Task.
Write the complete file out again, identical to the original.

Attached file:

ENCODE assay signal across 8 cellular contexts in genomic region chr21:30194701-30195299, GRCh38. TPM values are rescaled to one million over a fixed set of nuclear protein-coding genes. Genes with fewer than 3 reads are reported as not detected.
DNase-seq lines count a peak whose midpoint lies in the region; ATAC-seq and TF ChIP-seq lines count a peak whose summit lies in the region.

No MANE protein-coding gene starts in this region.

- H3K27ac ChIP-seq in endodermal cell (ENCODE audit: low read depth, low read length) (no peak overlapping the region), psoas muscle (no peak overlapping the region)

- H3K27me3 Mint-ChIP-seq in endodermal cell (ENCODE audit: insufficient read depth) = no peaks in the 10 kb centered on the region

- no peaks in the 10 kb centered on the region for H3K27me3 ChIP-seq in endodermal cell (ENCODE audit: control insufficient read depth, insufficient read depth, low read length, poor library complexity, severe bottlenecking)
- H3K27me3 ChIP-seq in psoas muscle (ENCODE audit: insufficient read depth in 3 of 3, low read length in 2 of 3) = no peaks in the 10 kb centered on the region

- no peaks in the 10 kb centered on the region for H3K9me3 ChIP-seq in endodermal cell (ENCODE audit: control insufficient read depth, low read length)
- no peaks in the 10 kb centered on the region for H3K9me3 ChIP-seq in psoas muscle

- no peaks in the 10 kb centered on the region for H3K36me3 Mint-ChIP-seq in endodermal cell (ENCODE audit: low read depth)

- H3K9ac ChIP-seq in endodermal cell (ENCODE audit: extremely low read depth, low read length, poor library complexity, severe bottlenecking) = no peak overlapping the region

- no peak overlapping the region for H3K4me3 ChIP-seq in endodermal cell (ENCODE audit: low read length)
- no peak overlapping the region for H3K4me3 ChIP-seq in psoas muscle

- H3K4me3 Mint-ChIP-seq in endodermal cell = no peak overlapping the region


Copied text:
ENCODE assay signal across 8 cellular contexts in genomic region chr21:30194701-30195299, GRCh38. TPM values are rescaled to one million over a fixed set of nuclear protein-coding genes. Genes with fewer than 3 reads are reported as not detected.
DNase-seq lines count a peak whose midpoint lies in the region; ATAC-seq and TF ChIP-seq lines count a peak whose summit lies in the region.

No MANE protein-coding gene starts in this region.

- H3K27ac ChIP-seq in endodermal cell (ENCODE audit: low read depth, low read length) (no peak overlapping the region), psoas muscle (no peak overlapping the region)

- H3K27me3 Mint-ChIP-seq in endodermal cell (ENCODE audit: insufficient read depth) = no peaks in the 10 kb centered on the region

- no peaks in the 10 kb centered on the region for H3K27me3 ChIP-seq in endodermal cell (ENCODE audit: control insufficient read depth, insufficient read depth, low read length, poor library complexity, severe bottlenecking)
- H3K27me3 ChIP-seq in psoas muscle (ENCODE audit: insufficient read depth in 3 of 3, low read length in 2 of 3) = no peaks in the 10 kb centered on the region

- no peaks in the 10 kb centered on the region for H3K9me3 ChIP-seq in endodermal cell (ENCODE audit: control insufficient read depth, low read length)
- no peaks in the 10 kb centered on the region for H3K9me3 ChIP-seq in psoas muscle

- no peaks in the 10 kb centered on the region for H3K36me3 Mint-ChIP-seq in endodermal cell (ENCODE audit: low read depth)

- H3K9ac ChIP-seq in endodermal cell (ENCODE audit: extremely low read depth, low read length, poor library complexity, severe bottlenecking) = no peak overlapping the region

- no peak overlapping the region for H3K4me3 ChIP-seq in endodermal cell (ENCODE audit: low read length)
- no peak overlapping the region for H3K4me3 ChIP-seq in psoas muscle

- H3K4me3 Mint-ChIP-seq in endodermal cell = no peak overlapping the region